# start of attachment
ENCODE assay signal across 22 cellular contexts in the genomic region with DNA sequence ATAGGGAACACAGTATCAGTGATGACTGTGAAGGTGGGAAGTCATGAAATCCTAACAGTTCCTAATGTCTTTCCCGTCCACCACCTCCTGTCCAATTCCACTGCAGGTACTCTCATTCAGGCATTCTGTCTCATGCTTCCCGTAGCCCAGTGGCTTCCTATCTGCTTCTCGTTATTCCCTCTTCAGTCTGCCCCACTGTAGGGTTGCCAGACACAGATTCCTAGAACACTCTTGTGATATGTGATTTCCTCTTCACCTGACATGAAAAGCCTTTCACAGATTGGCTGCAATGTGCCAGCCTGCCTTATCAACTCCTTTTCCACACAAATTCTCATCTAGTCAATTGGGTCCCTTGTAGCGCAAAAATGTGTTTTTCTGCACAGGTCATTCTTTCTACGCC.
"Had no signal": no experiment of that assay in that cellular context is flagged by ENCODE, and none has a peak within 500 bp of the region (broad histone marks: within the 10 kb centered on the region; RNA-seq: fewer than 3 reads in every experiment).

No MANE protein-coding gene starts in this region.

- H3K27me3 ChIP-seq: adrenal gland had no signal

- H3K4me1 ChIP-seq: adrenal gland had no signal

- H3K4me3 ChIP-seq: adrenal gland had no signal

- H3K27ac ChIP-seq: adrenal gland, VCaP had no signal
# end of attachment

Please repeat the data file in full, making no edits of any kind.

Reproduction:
ENCODE assay signal across 22 cellular contexts in the genomic region with DNA sequence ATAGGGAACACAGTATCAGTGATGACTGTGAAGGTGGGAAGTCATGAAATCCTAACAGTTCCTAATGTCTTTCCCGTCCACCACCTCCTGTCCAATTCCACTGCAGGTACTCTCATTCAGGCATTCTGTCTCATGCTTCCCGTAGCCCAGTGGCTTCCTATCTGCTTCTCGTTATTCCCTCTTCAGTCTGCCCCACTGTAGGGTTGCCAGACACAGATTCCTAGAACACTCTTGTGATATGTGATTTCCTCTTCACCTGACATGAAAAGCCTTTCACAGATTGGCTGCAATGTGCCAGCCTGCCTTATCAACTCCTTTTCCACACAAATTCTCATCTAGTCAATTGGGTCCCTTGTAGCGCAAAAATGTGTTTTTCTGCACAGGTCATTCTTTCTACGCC.
"Had no signal": no experiment of that assay in that cellular context is flagged by ENCODE, and none has a peak within 500 bp of the region (broad histone marks: within the 10 kb centered on the region; RNA-seq: fewer than 3 reads in every experiment).

No MANE protein-coding gene starts in this region.

- H3K27me3 ChIP-seq: adrenal gland had no signal

- H3K4me1 ChIP-seq: adrenal gland had no signal

- H3K4me3 ChIP-seq: adrenal gland had no signal

- H3K27ac ChIP-seq: adrenal gland, VCaP had no signal